Speaking of plot, that brings me to my next point: there isn't one.  The most drastic of all four books when it comes to plotlessness is the first book, Twilight.  The book goes on and on and on about how Edward is so perfect and how Bella is so plain.  Nothing interesting happens.  Meyer just keeps piling on events.  A book is supposed to have a main conflict that rises and rises until the climax.  But the main conflict of this novel was Bella getting with Edward, and that happened early on.  Then what?  Did Meyer realize how unbelievably shallow and pointless her book was and decided to make them play baseball?  Honestly, that has got to be the most random thing I have ever read.  There was no premise for it whatsoever.  And from what I can remember, there was no indication that James, Laurent, and Victoria were going to arrive, either.  Correct me if I'm wrong.  But doesn't it say something if the movie based on the novel has to add foreshadowing that wasn't present in the book?  So, yes.  The first book is filled with romance, fluff, and then finally a conflict.  Unless you want to count poor Mike Newton lusting after Bella as a conflict.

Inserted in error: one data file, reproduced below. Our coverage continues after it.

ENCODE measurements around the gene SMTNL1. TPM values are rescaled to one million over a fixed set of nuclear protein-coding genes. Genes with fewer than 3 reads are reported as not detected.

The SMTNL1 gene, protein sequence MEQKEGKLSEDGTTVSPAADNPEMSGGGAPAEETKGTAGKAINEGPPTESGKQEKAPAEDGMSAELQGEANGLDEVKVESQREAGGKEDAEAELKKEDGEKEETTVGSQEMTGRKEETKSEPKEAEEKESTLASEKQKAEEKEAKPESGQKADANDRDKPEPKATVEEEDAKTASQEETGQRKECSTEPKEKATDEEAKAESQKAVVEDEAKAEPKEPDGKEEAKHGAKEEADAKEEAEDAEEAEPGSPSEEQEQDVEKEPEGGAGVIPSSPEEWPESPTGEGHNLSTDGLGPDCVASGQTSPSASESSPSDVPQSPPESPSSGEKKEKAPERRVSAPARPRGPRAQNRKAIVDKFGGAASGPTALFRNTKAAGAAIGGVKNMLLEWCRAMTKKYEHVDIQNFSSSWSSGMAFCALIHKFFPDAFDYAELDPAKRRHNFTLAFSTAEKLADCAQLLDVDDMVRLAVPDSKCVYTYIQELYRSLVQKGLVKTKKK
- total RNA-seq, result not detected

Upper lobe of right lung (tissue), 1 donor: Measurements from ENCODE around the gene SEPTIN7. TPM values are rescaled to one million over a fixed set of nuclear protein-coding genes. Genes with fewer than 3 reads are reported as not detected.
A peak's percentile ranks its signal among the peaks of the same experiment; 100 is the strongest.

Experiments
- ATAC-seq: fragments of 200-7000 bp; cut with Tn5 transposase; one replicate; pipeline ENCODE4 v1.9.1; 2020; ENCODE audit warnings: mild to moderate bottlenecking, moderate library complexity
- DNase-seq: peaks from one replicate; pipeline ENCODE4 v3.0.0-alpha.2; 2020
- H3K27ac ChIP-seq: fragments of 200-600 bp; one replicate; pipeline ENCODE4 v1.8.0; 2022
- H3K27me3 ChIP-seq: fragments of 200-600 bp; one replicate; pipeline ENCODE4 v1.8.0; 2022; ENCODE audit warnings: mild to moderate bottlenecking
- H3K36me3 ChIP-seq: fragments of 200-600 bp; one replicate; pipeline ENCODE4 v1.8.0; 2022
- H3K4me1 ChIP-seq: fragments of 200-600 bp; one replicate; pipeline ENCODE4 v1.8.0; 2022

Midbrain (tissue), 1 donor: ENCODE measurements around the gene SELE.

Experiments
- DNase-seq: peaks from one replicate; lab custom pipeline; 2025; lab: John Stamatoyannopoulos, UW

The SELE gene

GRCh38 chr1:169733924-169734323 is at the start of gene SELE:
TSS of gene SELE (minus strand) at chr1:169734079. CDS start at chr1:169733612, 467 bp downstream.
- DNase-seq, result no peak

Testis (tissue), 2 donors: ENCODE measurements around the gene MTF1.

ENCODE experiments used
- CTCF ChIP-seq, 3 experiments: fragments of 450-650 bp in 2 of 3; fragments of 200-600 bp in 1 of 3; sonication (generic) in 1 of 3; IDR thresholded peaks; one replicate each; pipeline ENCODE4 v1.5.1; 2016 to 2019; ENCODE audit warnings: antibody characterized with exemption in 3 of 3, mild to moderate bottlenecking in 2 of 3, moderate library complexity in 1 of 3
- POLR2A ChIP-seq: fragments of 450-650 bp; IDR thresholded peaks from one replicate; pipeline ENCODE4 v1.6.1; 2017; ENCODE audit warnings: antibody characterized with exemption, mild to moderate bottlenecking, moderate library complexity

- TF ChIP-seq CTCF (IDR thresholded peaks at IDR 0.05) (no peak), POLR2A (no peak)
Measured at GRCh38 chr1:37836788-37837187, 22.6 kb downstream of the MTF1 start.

The second book, New Moon, was filled with utter whining and depression.  It also showed a new side to Bella: she's very selfish.  She's also nosy and rude.  Edward leaves her, so she's left to wallow in her self pity because her statue left and now the poor baby has to be warm at night.  Oh, and Bella's crazy.  She has lots of velvety voices in her head growling at her, showing that Edward is an overprotective control-freak even when he's not there.  Oh, and not much of a plot, either.  There's a tiny, itty bitty one.  Wolves in the forest, people are getting killed.  Laurent shows up, informs her pleasantly that he's going to kill her before being chased off by said wolves.  Oh, and Jacob is being weird and constantly has his shirt off and cut his glorious hair.  And now Billy's a butthead, too.  The only explanation?  Puberty?  No.  Must be lycanthropy.  The climax?  Once again, Meyer springs it on you all of a sudden: Bella must go to Italy to save a guy who doesn't love her.  She does so.  But wait!  The Volturi want to kill them.  Is this a climax?  No, it ends in a peaceful discussion.  Oh, but lo!  Edward does love her!  Well, then!  This book was almost entirely pointless, because the only thing we've established after who-knows-how-many pages is that Jacob is a dog!  I could have told you that.  Again, about the movie.  Does it say anything that the only battle scenes were added by a screenwriter and not Meyer?  They were not in the book.  They actually had to spice it up.  (And it still fell flat, in my opinion.)